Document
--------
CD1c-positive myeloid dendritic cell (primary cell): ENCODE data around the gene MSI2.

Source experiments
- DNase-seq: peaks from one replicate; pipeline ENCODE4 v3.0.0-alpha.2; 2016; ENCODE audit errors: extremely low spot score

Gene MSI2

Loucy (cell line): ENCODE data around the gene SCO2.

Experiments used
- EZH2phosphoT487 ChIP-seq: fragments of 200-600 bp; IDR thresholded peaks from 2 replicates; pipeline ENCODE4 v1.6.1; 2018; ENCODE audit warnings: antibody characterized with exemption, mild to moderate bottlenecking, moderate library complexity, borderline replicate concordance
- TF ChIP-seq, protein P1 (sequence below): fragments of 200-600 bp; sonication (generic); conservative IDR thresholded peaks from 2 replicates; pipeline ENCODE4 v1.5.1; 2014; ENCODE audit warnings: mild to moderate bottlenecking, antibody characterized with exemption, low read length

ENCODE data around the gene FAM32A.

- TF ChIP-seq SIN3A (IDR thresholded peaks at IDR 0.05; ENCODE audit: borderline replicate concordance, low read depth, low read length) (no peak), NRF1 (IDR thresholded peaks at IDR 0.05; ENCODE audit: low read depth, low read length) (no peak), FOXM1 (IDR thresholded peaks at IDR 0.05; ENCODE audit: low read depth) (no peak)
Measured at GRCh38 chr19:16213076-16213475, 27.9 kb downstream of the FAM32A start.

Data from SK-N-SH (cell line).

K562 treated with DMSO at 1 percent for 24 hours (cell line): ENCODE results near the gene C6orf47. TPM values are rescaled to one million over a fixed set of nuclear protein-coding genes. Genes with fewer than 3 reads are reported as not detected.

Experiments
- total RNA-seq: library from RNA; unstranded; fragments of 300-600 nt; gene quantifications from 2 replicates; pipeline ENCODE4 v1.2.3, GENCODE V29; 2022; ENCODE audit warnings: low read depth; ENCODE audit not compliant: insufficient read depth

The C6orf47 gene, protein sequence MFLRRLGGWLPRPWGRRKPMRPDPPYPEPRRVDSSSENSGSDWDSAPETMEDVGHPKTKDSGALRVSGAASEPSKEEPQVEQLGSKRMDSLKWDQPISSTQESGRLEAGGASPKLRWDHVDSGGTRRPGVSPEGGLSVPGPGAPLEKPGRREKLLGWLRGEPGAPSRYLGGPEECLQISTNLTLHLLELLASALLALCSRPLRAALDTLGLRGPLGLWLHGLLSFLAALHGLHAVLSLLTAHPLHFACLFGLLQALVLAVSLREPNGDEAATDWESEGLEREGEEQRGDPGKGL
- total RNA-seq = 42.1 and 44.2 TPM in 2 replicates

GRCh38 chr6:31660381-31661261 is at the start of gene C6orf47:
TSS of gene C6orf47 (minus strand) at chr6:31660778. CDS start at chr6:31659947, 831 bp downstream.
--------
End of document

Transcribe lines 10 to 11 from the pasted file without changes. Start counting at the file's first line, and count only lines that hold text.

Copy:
- TF ChIP-seq SIN3A (IDR thresholded peaks at IDR 0.05; ENCODE audit: borderline replicate concordance, low read depth, low read length) (no peak), NRF1 (IDR thresholded peaks at IDR 0.05; ENCODE audit: low read depth, low read length) (no peak), FOXM1 (IDR thresholded peaks at IDR 0.05; ENCODE audit: low read depth) (no peak)
Measured at GRCh38 chr19:16213076-16213475, 27.9 kb downstream of the FAM32A start.